Robbins on Regs
Get the government to regulate cable sports nets? Cox Communications CEO Jim Robbins (below) says no. Although he says tiering expensive sports nets or selling them à la carte would ease pressure on basic rates, he told an NCTA crowd two weeks ago that he opposes a government mandate to do so.
Still, at a recent Senate Commerce Committee hearing on cable prices, Sen. John McCain (R-Ariz.) asked Robbins, "If you believe that à la carte or multi-tiered pricing would benefit consumers ... do you believe that Congress should mandate it?" Robbins's response? "I'd like to see the marketplace work, and, if the marketplace isn't working, then we are in a position where we're going to have a train wreck, and I would not like to see a train wreck."
A Cox spokeswoman said there is no conflict between the two statements, and Robbins would not be the first to navigate a convoluted linguistic course around a tough congressional question. Another cable executive's take was that Robbins didn't quite suggest regulation "but it's as close as you can get to not saying it but sounding like you mean it."—J.M.H.
Selling Seacrest Nationwide
Twentieth Television has cleared Live With Ryan Seacrest, its new syndicated strip featuring the host of Fox's American Idol
and American Juniors
, in 50% of the country, including the co-owned Fox owned-and-operated stations, Grupa Televisa's Fox affiliate XETV-TV San Diego and Sinclair's UPN affiliate KVWB-TV Las Vegas.
The show, scheduled for a January launch, will air at 5 p.m. in San Diego and 6 p.m. in Las Vegas. The Fox stations haven't slotted it yet. "Ryan Seacrest
is a very exciting project," says Bill Butler, VP of group programming and promotion for Sinclair. "We look forward to adding [it] in other Sinclair markets. The show is the perfect vehicle for early fringe, transitioning into our sitcoms." This week, the syndicator will hold a dinner with Seacrest for advertisers, buyers and station execs in New York.—P.A.
The World of Media Ownership
The media-ownership issue is being followed closely outside the Beltway, and we mean "way" outside. The cultural office of the Embassy of China is working on a merger-and-consolidation analysis, including trying to decipher the ramifications of the June 2 vote, to send to the folks back home. Meanwhile, TV International Daily was reporting last week that a stalled Conservative government bid to relax media-ownership rules in Australia has gotten the support of the opposition Labor party. Providing the boost, says TV International, was compromise on a "U.S.-style diversity index" that will be used to assess proposed combinations.—J.E.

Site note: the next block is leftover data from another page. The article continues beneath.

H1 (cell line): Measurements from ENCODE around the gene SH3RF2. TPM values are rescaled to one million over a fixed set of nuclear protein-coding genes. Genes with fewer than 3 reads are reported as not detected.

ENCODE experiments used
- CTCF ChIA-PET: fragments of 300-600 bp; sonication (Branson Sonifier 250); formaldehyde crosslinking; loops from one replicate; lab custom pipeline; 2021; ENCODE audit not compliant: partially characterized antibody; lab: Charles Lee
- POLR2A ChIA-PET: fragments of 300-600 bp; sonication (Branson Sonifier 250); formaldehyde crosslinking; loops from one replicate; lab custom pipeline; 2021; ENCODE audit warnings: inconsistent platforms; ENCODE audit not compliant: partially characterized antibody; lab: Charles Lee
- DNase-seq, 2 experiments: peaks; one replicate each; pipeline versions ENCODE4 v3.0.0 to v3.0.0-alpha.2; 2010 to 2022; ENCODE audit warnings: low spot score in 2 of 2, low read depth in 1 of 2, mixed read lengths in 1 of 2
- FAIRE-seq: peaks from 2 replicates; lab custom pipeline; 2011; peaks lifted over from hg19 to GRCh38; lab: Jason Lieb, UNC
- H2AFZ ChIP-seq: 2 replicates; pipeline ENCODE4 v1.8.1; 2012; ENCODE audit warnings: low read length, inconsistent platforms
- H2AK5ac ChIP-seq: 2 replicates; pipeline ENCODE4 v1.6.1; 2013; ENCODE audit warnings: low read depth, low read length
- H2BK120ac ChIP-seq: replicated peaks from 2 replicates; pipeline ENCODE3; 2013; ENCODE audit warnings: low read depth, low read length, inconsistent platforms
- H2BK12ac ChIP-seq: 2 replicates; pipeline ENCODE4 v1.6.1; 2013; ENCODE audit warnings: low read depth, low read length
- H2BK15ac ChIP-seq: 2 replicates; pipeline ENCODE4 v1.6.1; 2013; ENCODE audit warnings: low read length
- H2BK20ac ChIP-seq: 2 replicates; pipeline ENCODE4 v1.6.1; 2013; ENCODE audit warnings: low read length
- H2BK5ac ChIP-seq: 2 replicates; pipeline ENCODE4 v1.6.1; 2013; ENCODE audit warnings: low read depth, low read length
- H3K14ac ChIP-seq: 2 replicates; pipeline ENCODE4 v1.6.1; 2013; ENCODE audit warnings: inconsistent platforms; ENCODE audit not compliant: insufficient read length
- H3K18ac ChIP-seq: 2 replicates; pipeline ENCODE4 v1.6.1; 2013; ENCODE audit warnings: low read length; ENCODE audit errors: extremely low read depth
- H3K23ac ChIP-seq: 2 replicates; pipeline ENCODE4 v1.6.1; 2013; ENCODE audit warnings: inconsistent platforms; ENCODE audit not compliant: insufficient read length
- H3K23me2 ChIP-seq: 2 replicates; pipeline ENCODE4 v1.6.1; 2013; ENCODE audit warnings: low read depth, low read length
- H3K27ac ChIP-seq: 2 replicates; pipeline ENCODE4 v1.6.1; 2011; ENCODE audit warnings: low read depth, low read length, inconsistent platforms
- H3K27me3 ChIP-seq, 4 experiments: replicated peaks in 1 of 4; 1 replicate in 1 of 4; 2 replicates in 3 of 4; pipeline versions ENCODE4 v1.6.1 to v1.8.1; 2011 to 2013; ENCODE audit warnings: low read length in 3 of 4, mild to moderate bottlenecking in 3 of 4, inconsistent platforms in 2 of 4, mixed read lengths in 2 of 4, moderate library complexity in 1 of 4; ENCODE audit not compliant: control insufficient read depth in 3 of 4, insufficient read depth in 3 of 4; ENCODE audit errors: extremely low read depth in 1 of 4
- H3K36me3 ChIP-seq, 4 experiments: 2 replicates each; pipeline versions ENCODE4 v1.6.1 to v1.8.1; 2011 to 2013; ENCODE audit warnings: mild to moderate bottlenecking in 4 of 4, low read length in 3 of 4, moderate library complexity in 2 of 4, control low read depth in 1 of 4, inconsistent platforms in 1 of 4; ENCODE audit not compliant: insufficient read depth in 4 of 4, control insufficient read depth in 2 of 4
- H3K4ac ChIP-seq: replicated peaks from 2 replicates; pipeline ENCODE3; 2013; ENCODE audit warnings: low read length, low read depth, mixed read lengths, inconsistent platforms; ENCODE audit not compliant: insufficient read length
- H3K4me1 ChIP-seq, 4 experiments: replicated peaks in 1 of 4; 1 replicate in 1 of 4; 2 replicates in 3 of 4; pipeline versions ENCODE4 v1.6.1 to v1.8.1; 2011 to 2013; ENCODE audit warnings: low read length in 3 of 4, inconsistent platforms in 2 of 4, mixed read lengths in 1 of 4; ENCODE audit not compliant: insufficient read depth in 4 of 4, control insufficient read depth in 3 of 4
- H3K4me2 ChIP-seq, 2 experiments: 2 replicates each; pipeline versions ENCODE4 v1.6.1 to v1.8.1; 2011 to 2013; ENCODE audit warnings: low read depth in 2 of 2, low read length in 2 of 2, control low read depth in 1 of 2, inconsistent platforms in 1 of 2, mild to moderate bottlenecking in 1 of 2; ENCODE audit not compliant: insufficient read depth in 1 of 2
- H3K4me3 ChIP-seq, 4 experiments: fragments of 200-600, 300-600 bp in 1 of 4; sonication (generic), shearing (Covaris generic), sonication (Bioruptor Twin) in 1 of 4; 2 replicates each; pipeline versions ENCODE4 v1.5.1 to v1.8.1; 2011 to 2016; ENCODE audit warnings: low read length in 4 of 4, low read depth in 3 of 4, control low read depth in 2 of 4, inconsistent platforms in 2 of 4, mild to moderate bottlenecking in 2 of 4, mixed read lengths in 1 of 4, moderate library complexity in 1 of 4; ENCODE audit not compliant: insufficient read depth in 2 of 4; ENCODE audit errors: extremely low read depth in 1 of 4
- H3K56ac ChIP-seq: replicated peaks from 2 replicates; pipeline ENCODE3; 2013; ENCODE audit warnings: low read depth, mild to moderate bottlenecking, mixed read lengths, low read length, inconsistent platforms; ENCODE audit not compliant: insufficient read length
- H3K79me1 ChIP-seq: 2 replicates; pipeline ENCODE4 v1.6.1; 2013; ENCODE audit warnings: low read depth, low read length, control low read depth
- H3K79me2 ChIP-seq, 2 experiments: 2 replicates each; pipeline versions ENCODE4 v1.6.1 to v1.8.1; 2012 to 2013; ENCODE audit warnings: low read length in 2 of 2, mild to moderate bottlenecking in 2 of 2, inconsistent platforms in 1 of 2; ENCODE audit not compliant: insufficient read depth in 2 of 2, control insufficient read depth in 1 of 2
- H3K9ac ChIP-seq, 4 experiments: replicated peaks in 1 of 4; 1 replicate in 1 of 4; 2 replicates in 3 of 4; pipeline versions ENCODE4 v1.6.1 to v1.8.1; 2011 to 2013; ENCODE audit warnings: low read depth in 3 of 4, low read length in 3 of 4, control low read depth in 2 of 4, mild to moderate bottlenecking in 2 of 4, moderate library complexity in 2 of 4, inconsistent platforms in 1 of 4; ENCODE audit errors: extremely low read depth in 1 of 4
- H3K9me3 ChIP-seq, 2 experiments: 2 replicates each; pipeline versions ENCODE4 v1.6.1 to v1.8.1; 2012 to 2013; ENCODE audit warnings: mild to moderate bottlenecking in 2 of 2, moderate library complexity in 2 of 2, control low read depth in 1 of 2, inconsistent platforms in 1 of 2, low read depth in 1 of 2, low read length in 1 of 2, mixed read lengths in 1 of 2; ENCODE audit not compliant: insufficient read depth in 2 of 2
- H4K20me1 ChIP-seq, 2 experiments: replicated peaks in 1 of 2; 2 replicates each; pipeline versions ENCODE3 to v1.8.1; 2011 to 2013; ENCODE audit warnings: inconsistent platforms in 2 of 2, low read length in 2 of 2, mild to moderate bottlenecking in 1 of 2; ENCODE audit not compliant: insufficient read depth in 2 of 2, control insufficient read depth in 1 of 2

Nipper Said Nope
Although AOL Time Warner dismissed out of hand that it is willing to sell CNN, some on Wall Street suggest that such a sale would be a more viable option now that CNN founder Ted Turner has effectively left the building. "He's really not around to wage a holy war in favor of keeping it," offers one observer. But that conventional wisdom defies the history. Back in 1984, Turner offered to sell half of both CNN and Headline News to RCA for $250 million, according to a source who was involved in the talks. RCA passed, the source says, because it couldn't justify paying more than $225 million. Seems like chump change today given some estimates that CNN could fetch $8 billion.—S.M.
Keeping an Eye on U's
Whether Congress is serious about killing the UHF discount could become clearer this week. Sen. Frank Lautenberg (D-N.J.) will propose eliminating the discount, which counts only half a UHF station's audience reach toward the ownership caps, when the Senate Commerce Committee votes on FCC reauthorization Thursday. The bill is given much better odds than the broadcast-reregulation bill the panel approved last week. If Senate Commerce Chairman John McCain (R-Ariz.) supports Lautenberg's idea, sources predict the provision will likely remain protected as reauthorization moves toward enactment.—B.M.
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